UCSD researchers decipher molecular "code" capable of controlling plant water loss during droughts

e smarter than we thought they were," says Gethyn J. Allen, a UCSD biologist and the first author of the research paper. "They can tune in to appropriate stimuli and tune out inappropriate stimuli. The guard cells can read the oscillations and modify their behavior. If the calcium oscillations are either too fast or too slow, the guard cells can sense that and the stomata will open up again."

Plant scientists have for more than a decade suspected that calcium oscillations might play a role in the opening and closing of stomata. The UCSD scientists were able to prove this was the case and crack the calcium code by conducting a series of experiments on a normal and a mutant form of the common laboratory plant, Arabidopsis.

The researchers showed that elevated calcium concentrations in the guard cells of normal plants produced short-term closures of the stomata for less than an hour. But long-term closuresmore than three hourswere evident only when the oscillation of calcium reached a specific frequency. Studying a mutant provided by Erwin Grill at the Technical University of Munich, that is insensitive to a hormone, ABA, secreted by plants under drought-stress conditions, the scientists received further confirmation of the calcium-oscillation frequency required for long-term closures of stomata.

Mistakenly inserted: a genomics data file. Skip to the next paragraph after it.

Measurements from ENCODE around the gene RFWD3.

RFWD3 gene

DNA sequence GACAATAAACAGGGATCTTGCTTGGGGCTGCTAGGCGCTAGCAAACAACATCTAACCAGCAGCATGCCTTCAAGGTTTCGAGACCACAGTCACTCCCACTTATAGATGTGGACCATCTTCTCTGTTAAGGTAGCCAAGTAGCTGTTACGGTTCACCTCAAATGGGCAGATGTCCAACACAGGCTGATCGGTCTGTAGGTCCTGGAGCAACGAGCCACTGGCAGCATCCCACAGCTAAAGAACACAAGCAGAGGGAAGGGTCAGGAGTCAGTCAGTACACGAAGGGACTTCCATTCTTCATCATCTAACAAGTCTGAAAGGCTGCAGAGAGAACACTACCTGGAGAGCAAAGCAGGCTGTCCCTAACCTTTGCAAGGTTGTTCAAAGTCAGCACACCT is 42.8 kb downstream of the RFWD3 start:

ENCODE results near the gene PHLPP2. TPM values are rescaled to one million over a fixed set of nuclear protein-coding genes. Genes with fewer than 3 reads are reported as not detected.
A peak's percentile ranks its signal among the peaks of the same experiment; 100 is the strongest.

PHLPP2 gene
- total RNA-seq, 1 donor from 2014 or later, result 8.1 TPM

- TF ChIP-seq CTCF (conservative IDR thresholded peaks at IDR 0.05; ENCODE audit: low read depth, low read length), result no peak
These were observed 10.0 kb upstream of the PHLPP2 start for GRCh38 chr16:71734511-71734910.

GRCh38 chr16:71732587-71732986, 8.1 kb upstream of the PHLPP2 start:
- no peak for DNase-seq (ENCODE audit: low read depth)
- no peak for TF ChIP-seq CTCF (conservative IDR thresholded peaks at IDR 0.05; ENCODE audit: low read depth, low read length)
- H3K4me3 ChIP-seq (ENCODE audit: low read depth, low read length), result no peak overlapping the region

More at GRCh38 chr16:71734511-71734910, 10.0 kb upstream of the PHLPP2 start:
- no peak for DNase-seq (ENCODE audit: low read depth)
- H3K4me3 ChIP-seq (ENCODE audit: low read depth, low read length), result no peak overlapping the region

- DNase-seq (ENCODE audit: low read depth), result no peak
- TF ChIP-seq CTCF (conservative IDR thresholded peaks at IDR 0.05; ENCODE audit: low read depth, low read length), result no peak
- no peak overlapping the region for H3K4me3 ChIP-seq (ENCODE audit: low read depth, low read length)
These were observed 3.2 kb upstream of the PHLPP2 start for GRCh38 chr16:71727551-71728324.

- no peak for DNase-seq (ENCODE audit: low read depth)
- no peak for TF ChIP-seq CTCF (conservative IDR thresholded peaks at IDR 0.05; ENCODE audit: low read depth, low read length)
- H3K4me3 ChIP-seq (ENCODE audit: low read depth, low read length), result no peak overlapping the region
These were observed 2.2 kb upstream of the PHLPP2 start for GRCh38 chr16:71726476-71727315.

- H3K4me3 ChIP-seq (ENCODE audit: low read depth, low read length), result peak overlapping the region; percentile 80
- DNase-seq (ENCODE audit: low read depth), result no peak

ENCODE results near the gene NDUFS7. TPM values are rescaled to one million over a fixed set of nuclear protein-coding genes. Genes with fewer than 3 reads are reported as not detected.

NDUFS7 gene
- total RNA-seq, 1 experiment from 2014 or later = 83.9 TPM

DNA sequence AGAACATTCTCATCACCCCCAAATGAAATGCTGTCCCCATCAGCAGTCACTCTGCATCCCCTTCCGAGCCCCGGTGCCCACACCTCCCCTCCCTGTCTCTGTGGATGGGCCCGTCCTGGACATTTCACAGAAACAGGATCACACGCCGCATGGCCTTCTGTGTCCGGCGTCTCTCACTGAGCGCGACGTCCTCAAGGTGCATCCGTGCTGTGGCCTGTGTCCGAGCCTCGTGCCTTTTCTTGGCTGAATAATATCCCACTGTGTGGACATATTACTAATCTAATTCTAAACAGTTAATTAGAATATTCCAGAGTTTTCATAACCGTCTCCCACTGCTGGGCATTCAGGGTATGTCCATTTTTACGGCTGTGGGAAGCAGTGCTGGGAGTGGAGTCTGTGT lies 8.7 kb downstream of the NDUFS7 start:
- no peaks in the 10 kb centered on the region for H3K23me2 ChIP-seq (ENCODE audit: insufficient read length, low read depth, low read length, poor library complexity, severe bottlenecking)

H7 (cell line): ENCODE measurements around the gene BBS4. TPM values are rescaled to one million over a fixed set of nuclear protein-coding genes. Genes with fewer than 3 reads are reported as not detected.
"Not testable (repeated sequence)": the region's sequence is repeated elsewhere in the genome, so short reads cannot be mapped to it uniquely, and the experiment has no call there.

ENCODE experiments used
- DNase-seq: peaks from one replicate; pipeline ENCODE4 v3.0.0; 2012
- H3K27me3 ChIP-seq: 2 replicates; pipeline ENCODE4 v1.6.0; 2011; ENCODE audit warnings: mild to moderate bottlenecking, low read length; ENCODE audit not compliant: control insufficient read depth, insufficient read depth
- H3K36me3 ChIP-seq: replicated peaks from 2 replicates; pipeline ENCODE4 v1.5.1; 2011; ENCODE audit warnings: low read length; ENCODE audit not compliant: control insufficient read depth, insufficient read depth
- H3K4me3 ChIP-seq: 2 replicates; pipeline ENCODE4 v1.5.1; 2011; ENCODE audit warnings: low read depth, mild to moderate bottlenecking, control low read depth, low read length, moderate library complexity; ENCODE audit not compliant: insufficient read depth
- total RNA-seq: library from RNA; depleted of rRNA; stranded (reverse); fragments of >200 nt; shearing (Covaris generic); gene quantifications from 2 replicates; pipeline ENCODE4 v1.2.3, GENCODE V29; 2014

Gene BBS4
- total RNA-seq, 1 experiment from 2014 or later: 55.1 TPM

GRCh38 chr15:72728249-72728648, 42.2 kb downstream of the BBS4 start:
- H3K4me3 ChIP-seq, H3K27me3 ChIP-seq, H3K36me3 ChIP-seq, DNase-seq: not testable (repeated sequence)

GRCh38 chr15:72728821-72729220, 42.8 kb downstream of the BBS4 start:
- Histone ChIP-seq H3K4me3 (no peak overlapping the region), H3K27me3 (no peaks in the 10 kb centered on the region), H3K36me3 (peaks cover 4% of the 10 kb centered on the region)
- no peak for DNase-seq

One effect of the mutants insensitivity to the drought-stress hormone is that it produces rapid calcium oscillations, far too rapid to stimulate the guard cells to close. But by experimentally slowing down the calcium oscillations in the mutant to the same frequency at which normal Arabidopsis close their stomata for long periods, Allen, Schroeder and their colleagues were able to demonstrate that the mutants stomata could also be closed for long periods.

"Scientists have speculated for years that there may be a code imbedded in the calcium signals and what weve done, essentially, is to crack this calcium code," says Schroeder, whose colleagues in

Contact: Kim A. McDonald
University of California - San Diego

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